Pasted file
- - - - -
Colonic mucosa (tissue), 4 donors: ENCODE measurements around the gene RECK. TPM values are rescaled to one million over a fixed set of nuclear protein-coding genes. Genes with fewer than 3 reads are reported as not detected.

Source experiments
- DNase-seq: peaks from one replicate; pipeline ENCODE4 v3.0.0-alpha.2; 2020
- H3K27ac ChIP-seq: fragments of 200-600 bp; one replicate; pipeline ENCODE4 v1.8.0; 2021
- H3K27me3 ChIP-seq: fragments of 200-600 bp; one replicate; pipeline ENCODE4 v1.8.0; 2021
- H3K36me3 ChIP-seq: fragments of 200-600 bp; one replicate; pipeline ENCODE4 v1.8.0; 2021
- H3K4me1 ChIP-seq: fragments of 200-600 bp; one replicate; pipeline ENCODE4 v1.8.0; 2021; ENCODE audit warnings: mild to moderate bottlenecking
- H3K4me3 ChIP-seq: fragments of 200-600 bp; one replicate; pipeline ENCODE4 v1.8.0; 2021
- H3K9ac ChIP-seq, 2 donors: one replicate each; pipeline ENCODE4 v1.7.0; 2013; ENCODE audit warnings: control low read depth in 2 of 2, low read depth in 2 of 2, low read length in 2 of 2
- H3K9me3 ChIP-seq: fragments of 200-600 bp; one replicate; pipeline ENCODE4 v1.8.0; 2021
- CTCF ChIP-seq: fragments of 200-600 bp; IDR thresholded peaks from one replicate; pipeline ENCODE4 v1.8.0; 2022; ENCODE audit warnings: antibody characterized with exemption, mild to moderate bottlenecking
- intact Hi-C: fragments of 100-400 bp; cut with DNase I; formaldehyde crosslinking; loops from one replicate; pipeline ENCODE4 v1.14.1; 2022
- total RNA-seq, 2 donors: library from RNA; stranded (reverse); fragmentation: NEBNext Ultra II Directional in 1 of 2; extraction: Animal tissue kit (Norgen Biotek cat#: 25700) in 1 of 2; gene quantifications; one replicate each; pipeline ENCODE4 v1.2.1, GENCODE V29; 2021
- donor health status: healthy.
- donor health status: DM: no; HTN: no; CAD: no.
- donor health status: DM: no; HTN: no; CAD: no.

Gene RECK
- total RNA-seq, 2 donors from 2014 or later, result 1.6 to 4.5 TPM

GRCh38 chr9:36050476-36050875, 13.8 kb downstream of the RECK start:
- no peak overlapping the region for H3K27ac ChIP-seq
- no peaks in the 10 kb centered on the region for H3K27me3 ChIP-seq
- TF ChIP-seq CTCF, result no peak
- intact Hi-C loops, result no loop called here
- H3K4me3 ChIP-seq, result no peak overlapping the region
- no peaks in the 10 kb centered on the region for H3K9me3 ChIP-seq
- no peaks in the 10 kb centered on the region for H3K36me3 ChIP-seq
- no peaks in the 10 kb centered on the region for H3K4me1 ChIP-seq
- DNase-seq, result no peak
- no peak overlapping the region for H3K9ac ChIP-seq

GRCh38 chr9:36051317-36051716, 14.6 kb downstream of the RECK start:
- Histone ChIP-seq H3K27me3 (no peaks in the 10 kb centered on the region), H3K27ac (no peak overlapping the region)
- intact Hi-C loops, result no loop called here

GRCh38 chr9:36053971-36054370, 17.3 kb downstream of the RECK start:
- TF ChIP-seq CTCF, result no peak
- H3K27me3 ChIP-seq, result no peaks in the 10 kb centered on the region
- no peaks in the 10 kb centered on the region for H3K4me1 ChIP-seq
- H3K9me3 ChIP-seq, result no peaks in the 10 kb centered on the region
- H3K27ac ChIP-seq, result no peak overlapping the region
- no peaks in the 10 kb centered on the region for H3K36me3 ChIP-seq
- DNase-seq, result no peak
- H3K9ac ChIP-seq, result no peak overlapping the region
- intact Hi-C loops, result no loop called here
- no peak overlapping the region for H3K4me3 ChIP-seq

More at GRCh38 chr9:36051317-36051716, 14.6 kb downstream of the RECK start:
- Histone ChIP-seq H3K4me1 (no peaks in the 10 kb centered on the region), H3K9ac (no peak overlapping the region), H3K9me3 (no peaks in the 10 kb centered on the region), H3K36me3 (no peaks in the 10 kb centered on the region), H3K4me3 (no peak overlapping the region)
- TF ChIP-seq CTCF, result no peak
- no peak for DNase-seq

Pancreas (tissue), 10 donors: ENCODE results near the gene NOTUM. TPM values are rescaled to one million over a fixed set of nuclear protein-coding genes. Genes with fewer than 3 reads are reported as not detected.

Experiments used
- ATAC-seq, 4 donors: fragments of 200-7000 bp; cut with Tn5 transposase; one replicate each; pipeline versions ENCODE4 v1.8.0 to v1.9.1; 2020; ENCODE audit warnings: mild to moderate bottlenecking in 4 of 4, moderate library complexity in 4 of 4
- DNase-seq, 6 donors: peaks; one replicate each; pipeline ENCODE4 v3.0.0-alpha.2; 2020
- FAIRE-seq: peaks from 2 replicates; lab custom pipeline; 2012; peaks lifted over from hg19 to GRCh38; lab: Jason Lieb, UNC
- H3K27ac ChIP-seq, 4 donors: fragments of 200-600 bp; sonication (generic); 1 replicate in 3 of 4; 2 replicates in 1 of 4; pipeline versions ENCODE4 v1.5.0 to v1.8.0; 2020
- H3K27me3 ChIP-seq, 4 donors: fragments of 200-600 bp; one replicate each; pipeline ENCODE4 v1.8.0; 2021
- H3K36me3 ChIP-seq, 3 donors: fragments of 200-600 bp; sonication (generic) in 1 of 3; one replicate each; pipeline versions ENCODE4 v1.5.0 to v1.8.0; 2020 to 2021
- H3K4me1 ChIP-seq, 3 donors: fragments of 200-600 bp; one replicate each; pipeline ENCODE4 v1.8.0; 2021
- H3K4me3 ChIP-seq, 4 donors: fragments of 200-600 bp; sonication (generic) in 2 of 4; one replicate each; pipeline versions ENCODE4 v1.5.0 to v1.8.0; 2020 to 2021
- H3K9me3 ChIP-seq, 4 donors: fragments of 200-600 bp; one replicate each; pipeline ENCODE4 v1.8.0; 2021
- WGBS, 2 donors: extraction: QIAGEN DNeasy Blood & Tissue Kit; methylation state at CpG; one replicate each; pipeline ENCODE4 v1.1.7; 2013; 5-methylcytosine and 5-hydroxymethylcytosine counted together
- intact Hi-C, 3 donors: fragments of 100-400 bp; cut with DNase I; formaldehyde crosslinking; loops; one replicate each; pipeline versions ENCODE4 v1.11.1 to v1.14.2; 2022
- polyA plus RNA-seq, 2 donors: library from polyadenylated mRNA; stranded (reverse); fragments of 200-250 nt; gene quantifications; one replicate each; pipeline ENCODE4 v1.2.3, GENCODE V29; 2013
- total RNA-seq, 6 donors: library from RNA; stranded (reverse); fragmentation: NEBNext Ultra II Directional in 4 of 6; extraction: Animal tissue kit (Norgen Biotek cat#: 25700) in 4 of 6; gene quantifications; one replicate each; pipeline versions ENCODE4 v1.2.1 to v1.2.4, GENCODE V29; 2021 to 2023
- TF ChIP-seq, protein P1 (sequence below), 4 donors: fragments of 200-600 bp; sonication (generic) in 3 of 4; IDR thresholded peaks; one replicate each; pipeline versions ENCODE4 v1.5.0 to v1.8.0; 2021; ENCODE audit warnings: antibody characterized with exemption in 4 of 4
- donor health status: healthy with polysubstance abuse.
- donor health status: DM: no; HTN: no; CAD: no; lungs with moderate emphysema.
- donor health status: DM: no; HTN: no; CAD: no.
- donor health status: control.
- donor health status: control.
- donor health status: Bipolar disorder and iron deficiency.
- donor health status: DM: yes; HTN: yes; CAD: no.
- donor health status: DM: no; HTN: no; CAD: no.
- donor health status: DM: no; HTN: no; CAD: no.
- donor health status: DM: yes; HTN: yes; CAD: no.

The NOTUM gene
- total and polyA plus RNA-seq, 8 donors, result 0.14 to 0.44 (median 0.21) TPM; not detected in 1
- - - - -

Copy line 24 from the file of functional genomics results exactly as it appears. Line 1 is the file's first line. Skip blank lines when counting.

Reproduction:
- H3K4me3 ChIP-seq, result no peak overlapping the region